-- The young prince of swimming strolled into the main Olympic pool here at 9:24 a.m. Wednesday in a white sleeveless T-shirt, red surf shorts and a pair of dark wraparound sunglasses.
He was wearing a red and blue backpack, and were it not for the figure of his coach walking closely and seriously behind him in a blue shirt and baseball cap, he might not have been noticed so quickly.
But here, in "the place where the fastest swimmers come," as the prince called it, word spread among those who had gathered for a glimpse: Michael Phelps was here. There was some scrambling for position among the cameramen and TV crews. "He's putting on his suit!" said a member of one TV team, pulling out a pocket camera. "I love it."
And a BBC reporter castigated an aide as Phelps dived in for the morning practice: "Keep filming!"
The 19-year-old from Baltimore County was oblivious. He looked as relaxed as if he was walking into a backyard barbecue. And his debut before the world news media 48 hours before the start of the Games he is expected to dominate was that of a guy who had showed up for work.
"I'm here to swim," he said. "We're here to do a job, and the job is to get in the water and swim as fast as we can."
Phelps was also humble, gracious, diplomatic, patriotic and optimistic. "All opportunities are endless," he said when asked about his chances in one tough event. He even drew a laugh from the media assembled in the 1,000-plus seat news conference amphitheater when he recovered from a stumble in grammar.
He said it was great to be in Athens, where last-minute preparations for the opening of the Games on Friday still are underway. He said the pool, where workmen still were applying putty to railings and fixing broken seats, was terrific.
And as to those gold medals -- seven or eight, or whatever -- all he really wanted was one. "How many people in the world have one Olympic gold medal?" he said.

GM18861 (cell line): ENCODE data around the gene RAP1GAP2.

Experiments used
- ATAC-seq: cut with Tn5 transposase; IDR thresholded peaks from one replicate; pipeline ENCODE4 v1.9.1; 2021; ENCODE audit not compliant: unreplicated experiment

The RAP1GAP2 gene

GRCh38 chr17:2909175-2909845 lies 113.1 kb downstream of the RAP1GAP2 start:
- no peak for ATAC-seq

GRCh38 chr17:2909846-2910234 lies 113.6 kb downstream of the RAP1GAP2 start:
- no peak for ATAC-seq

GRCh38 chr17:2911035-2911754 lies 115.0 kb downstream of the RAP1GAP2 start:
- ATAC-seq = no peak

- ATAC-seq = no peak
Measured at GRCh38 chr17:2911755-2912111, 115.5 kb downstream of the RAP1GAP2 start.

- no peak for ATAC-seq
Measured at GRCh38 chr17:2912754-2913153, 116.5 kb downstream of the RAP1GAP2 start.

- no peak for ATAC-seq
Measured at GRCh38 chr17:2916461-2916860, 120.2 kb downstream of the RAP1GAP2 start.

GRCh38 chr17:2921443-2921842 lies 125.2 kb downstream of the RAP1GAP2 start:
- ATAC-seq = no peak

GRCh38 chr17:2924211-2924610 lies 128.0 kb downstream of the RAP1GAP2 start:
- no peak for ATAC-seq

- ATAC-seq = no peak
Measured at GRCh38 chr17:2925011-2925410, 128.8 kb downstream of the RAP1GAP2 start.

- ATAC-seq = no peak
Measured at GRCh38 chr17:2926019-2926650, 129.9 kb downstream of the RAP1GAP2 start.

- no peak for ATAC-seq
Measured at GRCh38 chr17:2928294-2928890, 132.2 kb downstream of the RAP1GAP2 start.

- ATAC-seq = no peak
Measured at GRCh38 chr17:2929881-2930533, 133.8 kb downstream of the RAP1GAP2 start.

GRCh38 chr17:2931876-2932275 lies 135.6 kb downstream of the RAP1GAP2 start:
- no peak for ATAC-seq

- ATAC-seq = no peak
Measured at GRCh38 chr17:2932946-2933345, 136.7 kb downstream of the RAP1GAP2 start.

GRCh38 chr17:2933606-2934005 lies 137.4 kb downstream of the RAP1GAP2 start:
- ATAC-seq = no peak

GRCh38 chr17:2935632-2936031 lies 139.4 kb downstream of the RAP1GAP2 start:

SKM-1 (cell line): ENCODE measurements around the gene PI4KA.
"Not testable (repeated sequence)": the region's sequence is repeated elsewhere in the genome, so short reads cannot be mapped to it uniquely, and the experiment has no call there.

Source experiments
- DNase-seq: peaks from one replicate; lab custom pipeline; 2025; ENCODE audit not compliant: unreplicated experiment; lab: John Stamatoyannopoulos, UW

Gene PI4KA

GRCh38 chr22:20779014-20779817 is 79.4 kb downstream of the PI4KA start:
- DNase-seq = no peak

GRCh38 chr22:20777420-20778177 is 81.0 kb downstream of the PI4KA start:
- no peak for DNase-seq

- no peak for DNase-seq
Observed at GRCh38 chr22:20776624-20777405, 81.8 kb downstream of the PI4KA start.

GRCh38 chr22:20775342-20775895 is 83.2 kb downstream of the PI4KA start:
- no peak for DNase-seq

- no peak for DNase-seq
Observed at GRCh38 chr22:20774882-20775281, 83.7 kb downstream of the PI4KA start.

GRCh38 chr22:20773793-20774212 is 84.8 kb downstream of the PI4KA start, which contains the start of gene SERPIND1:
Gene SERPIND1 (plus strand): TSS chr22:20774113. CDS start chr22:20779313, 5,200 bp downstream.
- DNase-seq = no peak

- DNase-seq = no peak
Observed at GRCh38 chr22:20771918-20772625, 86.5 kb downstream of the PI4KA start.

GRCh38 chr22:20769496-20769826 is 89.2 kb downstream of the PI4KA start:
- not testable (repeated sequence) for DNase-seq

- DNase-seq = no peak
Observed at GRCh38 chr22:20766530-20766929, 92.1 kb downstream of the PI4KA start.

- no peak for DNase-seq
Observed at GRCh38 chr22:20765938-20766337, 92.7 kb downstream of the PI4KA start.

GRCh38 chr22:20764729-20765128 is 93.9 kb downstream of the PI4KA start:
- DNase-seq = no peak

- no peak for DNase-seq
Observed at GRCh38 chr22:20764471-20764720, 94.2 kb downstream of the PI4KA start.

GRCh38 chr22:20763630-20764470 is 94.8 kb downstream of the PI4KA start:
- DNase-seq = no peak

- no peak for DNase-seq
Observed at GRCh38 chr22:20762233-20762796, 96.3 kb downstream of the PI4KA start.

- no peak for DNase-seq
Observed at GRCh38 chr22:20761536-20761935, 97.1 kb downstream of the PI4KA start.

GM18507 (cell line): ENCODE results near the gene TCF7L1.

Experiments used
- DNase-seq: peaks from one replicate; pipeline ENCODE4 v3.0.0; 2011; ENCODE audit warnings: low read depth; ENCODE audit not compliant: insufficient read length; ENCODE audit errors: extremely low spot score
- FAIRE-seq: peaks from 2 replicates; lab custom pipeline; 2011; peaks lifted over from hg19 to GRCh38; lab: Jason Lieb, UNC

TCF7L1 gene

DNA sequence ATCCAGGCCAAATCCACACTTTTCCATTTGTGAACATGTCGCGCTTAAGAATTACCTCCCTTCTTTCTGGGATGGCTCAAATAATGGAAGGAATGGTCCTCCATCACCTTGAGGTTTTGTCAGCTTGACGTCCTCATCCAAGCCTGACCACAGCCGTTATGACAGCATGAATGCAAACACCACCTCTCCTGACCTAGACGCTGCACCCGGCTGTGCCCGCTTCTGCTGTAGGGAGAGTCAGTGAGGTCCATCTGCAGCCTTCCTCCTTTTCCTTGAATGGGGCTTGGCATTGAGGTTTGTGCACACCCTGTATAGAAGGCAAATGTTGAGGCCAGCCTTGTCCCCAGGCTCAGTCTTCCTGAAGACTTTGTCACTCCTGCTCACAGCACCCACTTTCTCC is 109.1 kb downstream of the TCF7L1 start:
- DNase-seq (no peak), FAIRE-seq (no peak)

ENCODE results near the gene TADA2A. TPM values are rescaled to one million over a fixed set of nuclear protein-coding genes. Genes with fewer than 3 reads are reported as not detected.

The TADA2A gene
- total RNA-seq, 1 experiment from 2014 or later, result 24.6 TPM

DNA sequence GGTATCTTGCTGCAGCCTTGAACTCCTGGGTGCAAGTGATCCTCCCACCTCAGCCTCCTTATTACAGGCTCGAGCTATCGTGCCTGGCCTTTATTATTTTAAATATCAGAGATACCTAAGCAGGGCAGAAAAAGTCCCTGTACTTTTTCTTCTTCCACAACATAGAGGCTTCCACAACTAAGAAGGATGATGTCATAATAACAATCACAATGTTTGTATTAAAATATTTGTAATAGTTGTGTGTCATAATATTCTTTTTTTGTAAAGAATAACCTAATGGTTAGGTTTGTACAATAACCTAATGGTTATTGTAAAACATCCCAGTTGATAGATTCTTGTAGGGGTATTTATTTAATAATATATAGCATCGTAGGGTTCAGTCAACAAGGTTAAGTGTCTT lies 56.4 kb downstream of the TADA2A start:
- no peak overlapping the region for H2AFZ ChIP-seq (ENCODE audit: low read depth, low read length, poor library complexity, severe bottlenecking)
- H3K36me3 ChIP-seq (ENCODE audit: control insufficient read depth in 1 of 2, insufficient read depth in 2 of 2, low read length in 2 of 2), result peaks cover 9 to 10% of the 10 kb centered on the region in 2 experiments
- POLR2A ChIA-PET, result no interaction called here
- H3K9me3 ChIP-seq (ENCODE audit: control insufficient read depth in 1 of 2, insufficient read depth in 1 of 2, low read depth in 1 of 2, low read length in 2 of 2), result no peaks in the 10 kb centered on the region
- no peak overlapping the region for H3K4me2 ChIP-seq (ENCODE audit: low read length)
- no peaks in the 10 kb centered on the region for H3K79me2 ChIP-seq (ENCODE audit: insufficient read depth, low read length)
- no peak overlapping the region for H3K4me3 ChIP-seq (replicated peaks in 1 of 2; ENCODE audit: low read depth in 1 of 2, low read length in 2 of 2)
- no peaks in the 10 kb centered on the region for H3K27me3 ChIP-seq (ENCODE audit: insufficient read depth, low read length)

But Phelps is shooting for more than one. He plans to swim in five individual events, something no American has ever done, and hopes to participate in all three relays. "He's on a mission," said David Salo, an assistant coach on the U.S. men's team.
Salo and head coach Eddie Reese said Wednesday that the lineups for the preliminaries and finals of the relays -- the 400-meter freestyle, the 400 medley, and the 800 freestyle -- are incomplete. Those who have the best times as the relays approach will race in the finals. But even those who compete in the preliminaries will earn gold medals if the U.S. team wins.
Phelps could theoretically win eight gold medals, which would set a record for the most such medals ever won at an Olympics. He has a better chance at winning seven, which would tie the gold medal record set by Mark Spitz at the 1972 Olympics in Munich.
Seven gold medals would also earn him a $1 million bonus that is being offered by the swimsuit company that is his chief sponsor.
Phelps said Wednesday that he does not plan to attend Friday night's Opening Ceremonies because his quest begins at 10 a.m. local time Saturday, in the preliminaries of the men's 400 individual medley.
The 400 IM is one of three events in which Phelps holds the world record; the others are the 200 IM and the 200 butterfly. Phelps also plans to swim the 100 butterfly, where his chief opponent is expected to be teammate Ian Crocker, who holds the world record; and the 200 freestyle, where Australian giant Ian Thorpe holds the world record.
Phelps eagerly sought the matchup with Thorpe when he was tailoring his Olympic program during last month's U.S. trials. He said he had always dreamed of racing Thorpe, and believed that the race could be one of the greatest ever.
The imperial Thorpe, an Olympic champion who has god-like status in his country, was dismissive of the race, speaking at a packed news conference Tuesday, saying the faceoff seemed overblown.
But the prince took scant notice Wednesday. He was busy courting his subjects.
On Athens: "Being back here where it all started, I mean, wow."
On Greece: "It's a great country to be in, and they're doing an excellent job."
On swimming for the U.S.: "Whenever you get a chance to wear . . . the stars and stripes, it makes it that much more fun."
Even the Australians were dipped in affection. "This is the Olympics," Phelps said of them, and other opponents, "and the people who have made it here are the best swimmers in the world."